The lesson from the BRICs is invest in companies, not countries
Resounding defeat for forecasting community as developed economies lead global recovery
Euro, yen, and U.S. dollar banknotes of various denominations are arranged for a photograph in Soka City, Saitama Prefecture, Japan, on Wednesday, Aug. 29, 2012. The dollar headed for a monthly advance versus the yen before U.S. data forecast to show consumer spending rose the most since February. Photographer: Kiyoshi Ota/Bloomberg
In another resounding defeat for the forecasting community, the developed economies are leading a global economic recovery. It wasn’t supposed to happen this way. If there is a moral to all of this it is surely ‘never fall in love with an acronym’. As soon as the term BRIC entered the investing lexicon, trouble was in store. We were told to invest in emerging markets. Why? It seemed obvious at the time but, today, nobody can quite remember. The smaller equity markets are not exactly doing well and emerging market bonds and currencies are proving to be great destroyers of investors’ wealth.
It’s all about growth, or at least that is what we are told. That’s not an unreasonable position to take. But from an investing point of view, growth is rarely enough. In fact, the evidence is that simply investing in the stock markets of high growth economies, be they developed or emerging, just because they might grow quickly, is rarely a good idea. ‘’Invest in high growth economies’ seems to tattooed on the foreheads of many a stock market expert.
There are a few good rules of thumb when it comes to investing in stock markets. One is ‘don’t invest in countries and economies, stick to putting money into companies’. Like most simple rules, nobody pays much attention, despite the fact that there are abundant studies that suggest stock markets and GDP growth are, if anything, negatively correlated. During good growth years, equities do poorly, and vice versa.
It never ceases to amaze me how some people can be so personally offended by an empirical result, can get so upset by data. But it happens all the time. And the observation that weak GDP growth is often accompanied by strong stock markets often reduces market experts to gibbering wrecks. Once they recover from their trauma, those same experts then proceed as if nothing has happened: year in, year out they look for the next high growth story to invest in. Another good rule of thumb is ‘don’t invest in stories’.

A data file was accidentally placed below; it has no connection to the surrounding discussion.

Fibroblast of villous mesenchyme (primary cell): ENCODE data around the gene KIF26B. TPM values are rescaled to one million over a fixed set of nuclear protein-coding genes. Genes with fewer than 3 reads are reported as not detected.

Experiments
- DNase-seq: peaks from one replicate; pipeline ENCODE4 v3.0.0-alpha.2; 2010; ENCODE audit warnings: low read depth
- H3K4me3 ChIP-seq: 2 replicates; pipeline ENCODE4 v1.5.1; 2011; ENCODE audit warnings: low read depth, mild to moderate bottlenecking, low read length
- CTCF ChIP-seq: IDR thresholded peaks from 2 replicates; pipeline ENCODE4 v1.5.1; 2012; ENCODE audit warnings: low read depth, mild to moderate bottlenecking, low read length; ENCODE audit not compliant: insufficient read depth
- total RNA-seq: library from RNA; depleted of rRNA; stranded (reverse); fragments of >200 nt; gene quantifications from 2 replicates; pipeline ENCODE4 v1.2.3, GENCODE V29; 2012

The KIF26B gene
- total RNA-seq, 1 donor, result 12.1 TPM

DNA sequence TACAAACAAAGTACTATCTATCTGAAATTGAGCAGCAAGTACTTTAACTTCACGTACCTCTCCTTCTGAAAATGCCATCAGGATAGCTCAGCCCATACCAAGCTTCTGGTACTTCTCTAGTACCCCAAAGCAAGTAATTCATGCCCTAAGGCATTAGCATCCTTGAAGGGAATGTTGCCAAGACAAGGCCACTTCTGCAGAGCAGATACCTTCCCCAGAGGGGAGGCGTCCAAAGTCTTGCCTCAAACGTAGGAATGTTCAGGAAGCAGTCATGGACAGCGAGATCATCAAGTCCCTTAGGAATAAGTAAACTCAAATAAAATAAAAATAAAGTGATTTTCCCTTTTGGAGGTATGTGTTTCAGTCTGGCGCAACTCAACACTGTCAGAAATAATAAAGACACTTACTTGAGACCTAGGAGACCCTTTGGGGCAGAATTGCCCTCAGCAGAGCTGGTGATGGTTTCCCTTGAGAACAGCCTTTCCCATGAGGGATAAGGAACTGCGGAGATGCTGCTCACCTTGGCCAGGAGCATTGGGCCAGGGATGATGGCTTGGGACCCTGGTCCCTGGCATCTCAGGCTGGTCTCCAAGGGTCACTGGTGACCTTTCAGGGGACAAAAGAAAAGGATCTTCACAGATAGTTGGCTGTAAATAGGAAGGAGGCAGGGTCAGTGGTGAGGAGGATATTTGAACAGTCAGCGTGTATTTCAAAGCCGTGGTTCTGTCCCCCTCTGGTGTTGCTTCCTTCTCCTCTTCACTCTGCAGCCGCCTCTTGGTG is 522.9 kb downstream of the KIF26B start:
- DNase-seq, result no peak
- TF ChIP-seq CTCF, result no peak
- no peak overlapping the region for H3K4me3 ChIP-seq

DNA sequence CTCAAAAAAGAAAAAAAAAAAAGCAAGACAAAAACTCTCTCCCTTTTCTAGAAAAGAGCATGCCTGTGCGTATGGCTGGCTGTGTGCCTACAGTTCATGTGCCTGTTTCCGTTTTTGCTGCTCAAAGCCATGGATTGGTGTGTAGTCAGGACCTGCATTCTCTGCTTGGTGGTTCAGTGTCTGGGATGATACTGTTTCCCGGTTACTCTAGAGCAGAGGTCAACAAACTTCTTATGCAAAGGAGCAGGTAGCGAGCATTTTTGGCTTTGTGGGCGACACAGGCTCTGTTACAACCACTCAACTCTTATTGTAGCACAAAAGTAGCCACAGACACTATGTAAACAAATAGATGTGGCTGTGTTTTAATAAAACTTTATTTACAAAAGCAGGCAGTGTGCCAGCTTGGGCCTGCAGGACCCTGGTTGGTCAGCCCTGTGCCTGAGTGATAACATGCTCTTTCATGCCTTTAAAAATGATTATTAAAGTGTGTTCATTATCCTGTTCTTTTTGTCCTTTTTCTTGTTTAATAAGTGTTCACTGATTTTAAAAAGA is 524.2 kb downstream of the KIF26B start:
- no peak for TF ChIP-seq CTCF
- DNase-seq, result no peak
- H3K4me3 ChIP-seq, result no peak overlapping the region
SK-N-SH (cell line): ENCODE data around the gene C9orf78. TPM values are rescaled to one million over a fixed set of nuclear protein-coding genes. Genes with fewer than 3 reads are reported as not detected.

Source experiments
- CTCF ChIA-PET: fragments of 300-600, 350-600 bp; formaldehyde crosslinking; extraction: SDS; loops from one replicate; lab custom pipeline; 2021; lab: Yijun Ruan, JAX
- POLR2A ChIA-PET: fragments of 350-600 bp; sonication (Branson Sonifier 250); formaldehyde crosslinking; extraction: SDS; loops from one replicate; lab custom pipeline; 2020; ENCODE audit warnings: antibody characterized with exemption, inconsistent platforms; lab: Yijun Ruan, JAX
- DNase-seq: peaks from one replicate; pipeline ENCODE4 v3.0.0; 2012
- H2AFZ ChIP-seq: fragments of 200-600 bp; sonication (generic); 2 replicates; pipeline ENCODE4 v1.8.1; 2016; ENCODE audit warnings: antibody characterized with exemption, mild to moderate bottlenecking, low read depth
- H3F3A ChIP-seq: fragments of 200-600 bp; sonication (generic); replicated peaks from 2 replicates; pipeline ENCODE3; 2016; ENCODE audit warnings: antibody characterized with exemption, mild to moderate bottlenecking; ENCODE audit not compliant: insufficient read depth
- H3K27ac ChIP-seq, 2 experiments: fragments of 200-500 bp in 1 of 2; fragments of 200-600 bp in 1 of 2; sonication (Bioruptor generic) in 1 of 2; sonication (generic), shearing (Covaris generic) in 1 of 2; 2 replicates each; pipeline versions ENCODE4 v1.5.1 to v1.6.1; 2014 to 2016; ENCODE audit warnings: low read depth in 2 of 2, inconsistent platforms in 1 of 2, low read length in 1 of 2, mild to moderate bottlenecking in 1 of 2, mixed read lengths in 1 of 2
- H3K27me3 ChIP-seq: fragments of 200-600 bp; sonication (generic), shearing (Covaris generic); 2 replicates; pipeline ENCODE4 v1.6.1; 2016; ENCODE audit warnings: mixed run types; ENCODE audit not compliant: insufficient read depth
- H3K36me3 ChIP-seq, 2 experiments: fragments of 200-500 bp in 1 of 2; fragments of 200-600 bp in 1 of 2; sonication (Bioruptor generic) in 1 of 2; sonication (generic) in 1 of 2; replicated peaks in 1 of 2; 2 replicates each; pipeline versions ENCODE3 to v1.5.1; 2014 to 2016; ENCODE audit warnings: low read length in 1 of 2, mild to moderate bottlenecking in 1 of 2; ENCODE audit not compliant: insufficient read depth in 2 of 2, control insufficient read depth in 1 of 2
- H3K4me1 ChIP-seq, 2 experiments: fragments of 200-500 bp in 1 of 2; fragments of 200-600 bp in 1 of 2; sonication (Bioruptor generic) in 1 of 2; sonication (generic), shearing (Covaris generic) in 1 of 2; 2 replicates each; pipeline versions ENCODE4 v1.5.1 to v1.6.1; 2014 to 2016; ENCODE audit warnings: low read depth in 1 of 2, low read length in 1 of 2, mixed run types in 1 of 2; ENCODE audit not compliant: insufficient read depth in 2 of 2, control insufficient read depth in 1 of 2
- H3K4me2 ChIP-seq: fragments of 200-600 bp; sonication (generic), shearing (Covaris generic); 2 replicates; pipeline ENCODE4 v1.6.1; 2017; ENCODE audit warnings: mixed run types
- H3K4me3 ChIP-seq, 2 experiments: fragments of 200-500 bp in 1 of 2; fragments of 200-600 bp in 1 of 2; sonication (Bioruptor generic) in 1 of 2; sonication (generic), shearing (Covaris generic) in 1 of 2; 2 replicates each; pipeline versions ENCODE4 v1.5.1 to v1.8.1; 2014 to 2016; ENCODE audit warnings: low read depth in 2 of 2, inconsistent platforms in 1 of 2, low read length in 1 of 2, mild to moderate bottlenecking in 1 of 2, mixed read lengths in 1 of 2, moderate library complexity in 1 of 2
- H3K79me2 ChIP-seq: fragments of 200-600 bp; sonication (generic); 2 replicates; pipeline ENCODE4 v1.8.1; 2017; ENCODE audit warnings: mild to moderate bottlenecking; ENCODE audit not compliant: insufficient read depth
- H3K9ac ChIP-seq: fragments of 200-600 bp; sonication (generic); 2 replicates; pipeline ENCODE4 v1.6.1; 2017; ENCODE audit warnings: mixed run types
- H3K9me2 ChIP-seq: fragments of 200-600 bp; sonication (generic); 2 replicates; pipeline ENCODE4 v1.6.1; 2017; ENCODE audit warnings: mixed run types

The current capital flight from emerging markets is testament to the power of stories. Lots of investors bought the emerging market fable. Maybe they invested simply because they believed lots of other people were investing. Which, of course, is an abuse of the term investing: whatever that behaviour is, it cannot be described as based on sound, rational and conservative investing principles that have stood the test of time.
After the great financial crisis it became apparent that one or two of the world’s great (I use the term loosely) investment banks had been playing both ends against the middle. Having spotted how nuts the housing and mortgage industry had become, products were invented that could be sold to clients who still believed in fairy stories. Those products were structured such that money was made when they were sold to those gullible clients and, subsequently, made even more money when the inevitable housing bust arrived. Michael Lewis wrote a great book about all of this called ‘The Big Short’, capturing the idea that some smart people made a lot of money ‘shorting’ the US housing market.
I’d be willing to bet that somebody is currently making a lot of money by being short the emerging market story. Michael Lewis may yet get to write another book, called something like ‘Short a BRIC’. Or maybe something catchier.
All of this would be relatively harmless if the flows of money were small. But they are large enough to have material impacts on the economies concerned, both on the way in and the way out. The sheer instability they create is a big problem. If the flows just consisted of cash belonging to hedge funds similar types we wouldn’t worry about them. But the money could possibly be yours and mine via our pension funds.
The pressure to invest in emerging markets over the last few years actually became such that some fund managers who didn’t buy into the fables lost business. It was a tough trend to fight. As with all investment booms, standing aside from the crowd can be a very uncomfortable place.
What now? Decent investment opportunities are now doubt beginning to pop up as a result of the emerging market bust. We can be assured that anyone who avails of them will both early and reviled. That’s the lot of those who try to be proper investors.